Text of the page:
Variety’s Actors on Actors: Amanda Seyfried & Vanessa Kirby

Variety – Amanda Seyfried (“Mank”) and Vanessa Kirby (“Pieces of a Woman”) sat down for a virtual chat for Variety‘s Actors on Actors, presented by Amazon Studios.

Vanessa Kirby: So did you do loads of Marion Davies research? Did you watch all her stuff? Because it’s weird playing a real person, isn’t it?

Amanda Seyfried: You had incredible scripts, working in “The Crown” — I can’t imagine playing that role. The writing was incredible, and I had the same quality of writing in this. I’m getting a lot from the writing, of course, and that’s where you start. Then I just had to watch a lot of her movies, to feel her — to feel like I’m in the room with her a little more. There was an autobiography that is hilarious, taken from memories. She had been interviewed much later in life, about a decade before she died, and it was just her recalling her life, which is amazing. She clearly had a good time.

You collect all these things, as much as you can find. And then you’re like, “Let’s pull the essence out of it.”

How much time did you have with all these scenes?

Kirby: For example, with the birth, we knew that we only had two days to maybe try and remotely even get it right. And we knew we all wanted to do one continuous take.

Seyfried: You had two days to shoot a 30-minute continuous take of a birth, which felt the realest I’ve ever seen? I feel like I’ve given birth in a couple movies — it is impossible to make that feel real, look real, anything. It’s so hard to do, and you nailed it. How? I want to know how.

Kirby: I think mainly massive amounts of fear, because when I read it, I realized that we see so many deaths on-screen — we so rarely see a full birth, and that’s so weird. I guess maybe because we haven’t had as many female writers, and here was Kata talking about her experience and her personal loss, as well as having given birth herself. That felt really important. I just thought, “Oh, my God, I can’t get this wrong because I don’t want to get it wrong for women.” I haven’t given birth, so that fear of needing to get it right and not knowing how to do it meant that I had to basically do everything that I could to try and understand what it’s like to do.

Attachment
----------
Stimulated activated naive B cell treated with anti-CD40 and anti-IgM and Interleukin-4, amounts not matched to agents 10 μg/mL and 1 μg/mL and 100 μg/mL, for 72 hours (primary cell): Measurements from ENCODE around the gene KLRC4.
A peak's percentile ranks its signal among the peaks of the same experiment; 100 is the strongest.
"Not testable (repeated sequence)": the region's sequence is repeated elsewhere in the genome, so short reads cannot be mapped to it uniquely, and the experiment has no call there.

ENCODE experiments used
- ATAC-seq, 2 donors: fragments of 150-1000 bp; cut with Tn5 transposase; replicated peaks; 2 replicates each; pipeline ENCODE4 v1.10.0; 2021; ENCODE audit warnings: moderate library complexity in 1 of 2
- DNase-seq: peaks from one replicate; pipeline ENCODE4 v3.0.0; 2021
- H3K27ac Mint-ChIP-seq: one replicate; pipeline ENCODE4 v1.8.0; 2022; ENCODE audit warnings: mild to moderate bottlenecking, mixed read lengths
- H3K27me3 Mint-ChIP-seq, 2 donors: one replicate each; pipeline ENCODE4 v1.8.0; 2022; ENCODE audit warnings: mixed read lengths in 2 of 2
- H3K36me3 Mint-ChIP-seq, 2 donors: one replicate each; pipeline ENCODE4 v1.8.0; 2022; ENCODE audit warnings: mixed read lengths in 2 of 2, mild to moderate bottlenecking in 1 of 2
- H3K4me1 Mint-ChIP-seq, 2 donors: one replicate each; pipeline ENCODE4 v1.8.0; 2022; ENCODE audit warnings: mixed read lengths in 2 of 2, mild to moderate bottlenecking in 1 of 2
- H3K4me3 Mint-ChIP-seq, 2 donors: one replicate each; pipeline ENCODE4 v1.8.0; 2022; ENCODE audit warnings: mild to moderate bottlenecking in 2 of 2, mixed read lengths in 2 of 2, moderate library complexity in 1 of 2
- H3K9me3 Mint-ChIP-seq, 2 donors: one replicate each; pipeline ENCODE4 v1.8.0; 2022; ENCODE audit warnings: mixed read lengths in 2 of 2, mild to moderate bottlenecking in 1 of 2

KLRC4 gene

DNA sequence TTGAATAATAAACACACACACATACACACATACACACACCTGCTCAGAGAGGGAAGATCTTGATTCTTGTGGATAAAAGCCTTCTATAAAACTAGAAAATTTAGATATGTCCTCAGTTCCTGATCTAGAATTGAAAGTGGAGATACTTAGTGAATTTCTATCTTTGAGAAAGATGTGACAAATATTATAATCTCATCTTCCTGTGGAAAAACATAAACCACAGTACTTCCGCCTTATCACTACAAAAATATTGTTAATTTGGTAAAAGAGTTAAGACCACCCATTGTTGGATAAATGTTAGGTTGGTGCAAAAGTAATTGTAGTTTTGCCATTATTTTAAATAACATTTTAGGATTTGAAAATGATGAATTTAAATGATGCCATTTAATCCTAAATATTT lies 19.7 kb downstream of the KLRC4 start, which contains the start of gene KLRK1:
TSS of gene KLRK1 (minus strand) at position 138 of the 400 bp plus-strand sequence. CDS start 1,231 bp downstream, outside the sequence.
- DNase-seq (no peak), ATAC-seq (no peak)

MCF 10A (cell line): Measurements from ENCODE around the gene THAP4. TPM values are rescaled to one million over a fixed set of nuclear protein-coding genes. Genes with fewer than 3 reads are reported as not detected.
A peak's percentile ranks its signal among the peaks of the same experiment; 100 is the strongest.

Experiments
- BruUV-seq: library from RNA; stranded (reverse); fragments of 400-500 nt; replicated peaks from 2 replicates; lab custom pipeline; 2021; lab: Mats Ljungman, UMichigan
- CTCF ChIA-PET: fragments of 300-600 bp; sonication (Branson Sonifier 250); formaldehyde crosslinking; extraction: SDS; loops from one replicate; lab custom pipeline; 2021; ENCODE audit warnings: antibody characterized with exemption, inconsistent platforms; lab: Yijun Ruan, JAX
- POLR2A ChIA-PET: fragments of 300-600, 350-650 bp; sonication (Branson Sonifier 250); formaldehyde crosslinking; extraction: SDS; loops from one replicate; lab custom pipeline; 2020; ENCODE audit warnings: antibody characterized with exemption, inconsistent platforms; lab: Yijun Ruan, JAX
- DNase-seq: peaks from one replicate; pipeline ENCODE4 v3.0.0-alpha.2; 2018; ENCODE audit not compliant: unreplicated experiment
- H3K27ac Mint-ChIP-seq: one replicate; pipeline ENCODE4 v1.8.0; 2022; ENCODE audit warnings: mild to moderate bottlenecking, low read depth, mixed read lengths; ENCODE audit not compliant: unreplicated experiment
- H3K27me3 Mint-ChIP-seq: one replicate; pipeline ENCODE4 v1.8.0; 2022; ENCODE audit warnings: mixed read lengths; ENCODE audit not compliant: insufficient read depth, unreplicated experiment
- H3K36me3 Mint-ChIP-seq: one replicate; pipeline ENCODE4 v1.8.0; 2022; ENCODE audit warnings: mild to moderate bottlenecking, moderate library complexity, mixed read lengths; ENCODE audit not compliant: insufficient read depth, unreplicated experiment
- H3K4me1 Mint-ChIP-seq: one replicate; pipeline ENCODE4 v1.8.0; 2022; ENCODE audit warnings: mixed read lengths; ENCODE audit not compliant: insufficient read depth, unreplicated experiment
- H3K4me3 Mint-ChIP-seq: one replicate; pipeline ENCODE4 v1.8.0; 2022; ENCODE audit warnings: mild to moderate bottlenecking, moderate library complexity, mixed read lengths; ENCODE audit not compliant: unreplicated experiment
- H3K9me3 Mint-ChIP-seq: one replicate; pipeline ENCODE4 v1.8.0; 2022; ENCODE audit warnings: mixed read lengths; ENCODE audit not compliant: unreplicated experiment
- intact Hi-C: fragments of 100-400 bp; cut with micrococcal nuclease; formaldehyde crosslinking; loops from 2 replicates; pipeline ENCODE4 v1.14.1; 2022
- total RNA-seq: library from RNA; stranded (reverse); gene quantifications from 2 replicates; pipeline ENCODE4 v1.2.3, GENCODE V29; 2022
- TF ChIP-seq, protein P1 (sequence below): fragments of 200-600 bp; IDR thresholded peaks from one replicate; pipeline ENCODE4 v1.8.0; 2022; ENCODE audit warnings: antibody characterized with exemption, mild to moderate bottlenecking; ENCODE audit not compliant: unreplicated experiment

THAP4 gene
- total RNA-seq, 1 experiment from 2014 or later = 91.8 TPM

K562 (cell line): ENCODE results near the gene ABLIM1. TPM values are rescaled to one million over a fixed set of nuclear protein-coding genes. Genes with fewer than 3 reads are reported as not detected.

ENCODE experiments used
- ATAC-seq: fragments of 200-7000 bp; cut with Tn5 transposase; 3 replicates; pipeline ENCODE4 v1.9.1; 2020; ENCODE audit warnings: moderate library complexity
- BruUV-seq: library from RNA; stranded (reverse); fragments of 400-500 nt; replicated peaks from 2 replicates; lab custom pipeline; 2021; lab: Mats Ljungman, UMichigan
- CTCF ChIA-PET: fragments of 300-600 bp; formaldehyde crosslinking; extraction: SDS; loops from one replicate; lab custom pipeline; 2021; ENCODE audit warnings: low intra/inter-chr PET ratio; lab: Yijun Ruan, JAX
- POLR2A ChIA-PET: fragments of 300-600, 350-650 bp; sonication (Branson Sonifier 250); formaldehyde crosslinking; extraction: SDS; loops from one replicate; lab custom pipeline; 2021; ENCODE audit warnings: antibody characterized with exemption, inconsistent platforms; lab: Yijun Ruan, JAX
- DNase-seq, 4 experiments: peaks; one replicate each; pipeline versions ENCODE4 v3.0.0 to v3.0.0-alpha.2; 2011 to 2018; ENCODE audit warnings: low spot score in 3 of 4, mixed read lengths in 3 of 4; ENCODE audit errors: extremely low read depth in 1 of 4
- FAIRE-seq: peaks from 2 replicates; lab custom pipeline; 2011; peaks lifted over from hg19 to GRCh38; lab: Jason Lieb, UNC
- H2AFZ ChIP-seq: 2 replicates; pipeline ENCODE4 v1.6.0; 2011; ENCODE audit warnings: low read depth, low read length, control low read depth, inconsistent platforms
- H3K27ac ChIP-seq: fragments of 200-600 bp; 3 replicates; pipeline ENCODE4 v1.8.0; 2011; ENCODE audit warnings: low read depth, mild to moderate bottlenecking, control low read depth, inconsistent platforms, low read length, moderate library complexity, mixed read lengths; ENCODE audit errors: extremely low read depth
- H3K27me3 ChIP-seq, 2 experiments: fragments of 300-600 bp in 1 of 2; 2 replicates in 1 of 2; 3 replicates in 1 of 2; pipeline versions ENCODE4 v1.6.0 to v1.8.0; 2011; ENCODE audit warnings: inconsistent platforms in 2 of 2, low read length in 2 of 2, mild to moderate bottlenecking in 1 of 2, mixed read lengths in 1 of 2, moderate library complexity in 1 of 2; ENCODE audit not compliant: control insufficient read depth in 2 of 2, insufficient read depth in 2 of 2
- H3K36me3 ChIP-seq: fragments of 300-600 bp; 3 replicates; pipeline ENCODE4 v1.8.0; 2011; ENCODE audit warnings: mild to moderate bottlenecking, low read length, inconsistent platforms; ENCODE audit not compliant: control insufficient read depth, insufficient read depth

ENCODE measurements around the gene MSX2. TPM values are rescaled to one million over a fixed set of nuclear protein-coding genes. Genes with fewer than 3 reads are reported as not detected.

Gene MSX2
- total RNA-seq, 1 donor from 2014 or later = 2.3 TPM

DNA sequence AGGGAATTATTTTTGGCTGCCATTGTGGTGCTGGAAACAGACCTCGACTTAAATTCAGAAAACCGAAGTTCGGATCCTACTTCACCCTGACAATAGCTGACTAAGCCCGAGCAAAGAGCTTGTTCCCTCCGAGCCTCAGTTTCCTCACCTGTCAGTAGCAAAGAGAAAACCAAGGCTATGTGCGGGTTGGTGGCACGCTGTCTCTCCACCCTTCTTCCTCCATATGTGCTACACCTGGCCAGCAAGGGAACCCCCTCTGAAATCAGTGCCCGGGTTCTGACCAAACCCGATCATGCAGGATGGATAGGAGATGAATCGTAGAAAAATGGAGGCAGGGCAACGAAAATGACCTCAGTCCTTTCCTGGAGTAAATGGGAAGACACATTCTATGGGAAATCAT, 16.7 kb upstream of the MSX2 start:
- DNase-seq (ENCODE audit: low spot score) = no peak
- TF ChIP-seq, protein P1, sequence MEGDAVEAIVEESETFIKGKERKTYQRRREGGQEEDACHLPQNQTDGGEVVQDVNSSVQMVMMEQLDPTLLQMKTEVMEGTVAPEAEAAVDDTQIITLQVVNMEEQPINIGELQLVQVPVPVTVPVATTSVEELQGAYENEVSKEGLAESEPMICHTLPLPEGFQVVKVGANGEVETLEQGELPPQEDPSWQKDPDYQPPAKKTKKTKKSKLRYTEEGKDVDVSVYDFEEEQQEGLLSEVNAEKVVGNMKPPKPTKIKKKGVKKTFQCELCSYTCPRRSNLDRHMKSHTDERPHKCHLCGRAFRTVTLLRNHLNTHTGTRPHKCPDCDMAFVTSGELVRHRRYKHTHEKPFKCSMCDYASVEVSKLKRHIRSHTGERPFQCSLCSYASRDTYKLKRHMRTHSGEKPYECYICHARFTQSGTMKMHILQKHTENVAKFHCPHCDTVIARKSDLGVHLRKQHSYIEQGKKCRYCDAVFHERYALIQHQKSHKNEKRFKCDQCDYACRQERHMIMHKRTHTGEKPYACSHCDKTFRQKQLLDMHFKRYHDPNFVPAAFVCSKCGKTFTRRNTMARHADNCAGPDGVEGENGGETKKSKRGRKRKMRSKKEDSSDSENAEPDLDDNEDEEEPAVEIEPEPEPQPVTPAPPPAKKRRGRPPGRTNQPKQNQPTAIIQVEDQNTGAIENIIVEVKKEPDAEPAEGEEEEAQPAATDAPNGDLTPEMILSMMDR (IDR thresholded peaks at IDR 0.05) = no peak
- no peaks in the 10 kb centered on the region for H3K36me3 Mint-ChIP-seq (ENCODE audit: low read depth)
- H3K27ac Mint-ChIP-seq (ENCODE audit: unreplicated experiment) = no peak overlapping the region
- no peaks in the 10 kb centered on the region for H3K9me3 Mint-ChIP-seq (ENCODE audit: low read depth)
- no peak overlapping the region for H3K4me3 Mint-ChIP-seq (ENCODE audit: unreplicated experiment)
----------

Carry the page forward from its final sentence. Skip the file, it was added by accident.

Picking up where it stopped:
We had a day’s rehearsal, where we worked out the different “OK, so we’ll be in the kitchen to begin with, and then we’ll go to the sitting room. And then we’ll go to maybe the bath,” and sort of mapped it out. But we didn’t really rehearse it, and then we just had two days to try and hope for the best, really. And we did four takes the first day, two the second. I think we used the fourth take in the movie.

Seyfried: I’m fascinated. Every birth is very, very different. Before I gave birth the first time, I was watching videos all the time. I wanted to see what it was like.

Kirby: About Gary, how was it to work with him?

Seyfried: Gary Oldman is just as present as anybody can be, playing a person who is so vastly different than Gary in a lot of ways. Gary is as funny, I think, as Herman Mankiewicz. And we — myself, Amanda, and Gary — relate to each other very similarly to the Mank and Marion relationship. So that was so easy to —

Kirby: I could feel that chemistry. It felt so real between you both.

Seyfried: Yeah, you can feel us. It’s not just David Fincher, and Gary Oldman being an incredible actor. We were building on something that was already there. Gary is the perfect person to work with, because he’s not precious. If he’s feeling insecure or frustrated, or he can’t remember a line, or whatever it is that frustrates the hell out of people, it goes in and it goes out. You don’t have to touch him with kid gloves or walk on eggshells around him. He just moves on from the moment and just stays present, and it’s really amazing.

Kirby: So you knew it was black and white, presumably, and so was there any difference in filming that?

Seyfried: I would forget. I would walk off set and catch a glimpse of the monitor — it’s all in black and white, because David Fincher shot it in black and white. There was no color version of this movie, or at least not yet.

And it didn’t feel like there was anything to enhance for the sake of a black-and-white movie. I’m sure it factored more into the thinking of Trish Summerville, who did the costumes. A journalist said, “Tell me about that gold dress.” And I was like, “You don’t know it’s gold.”

Kirby: Was it?

Seyfried: It wasn’t. It was mercury. But it’s just, you forget when you’re watching a black-and-white movie that it’s black and white. It’s just as rich as color.

The last movie you did was “Pieces of a Woman,” and now you’re doing “Mission: Impossible 7,” right? There’s no other movie between?

Kirby: No, no. Just the pandemic.

Seyfried: What is it like being on set where you have all those COVID protocols?

Kirby: It’s a lot of protocols. I mean, my sister’s an AD, which I’ve loved. It’s been so amazing to just be on the set with everybody, and be with the crew, and be part of a team. I’ll never take a second of it for granted, I don’t think.

Seyfried: But do you still feel social connection?

Kirby: Yes, kind of. It’s obviously not the same, because you can’t see everybody behind the masks. But it becomes normalized so quickly. I guess like everything in the world right now, you just adjust day by day and surrender to it all, really. And so honestly, I think the feeling on set is the fact that we’re even making a film is amazing. So really, that’s my shit answer for that.

I’ve loved you so much since “Mean Girls.” It’s so iconic. And you’re so funny, and you can do everything.

Seyfried: I want to get back to Karen, is really what I want. I want to get back to Karen.

Kirby: I think everyone wants you to get back to Karen.

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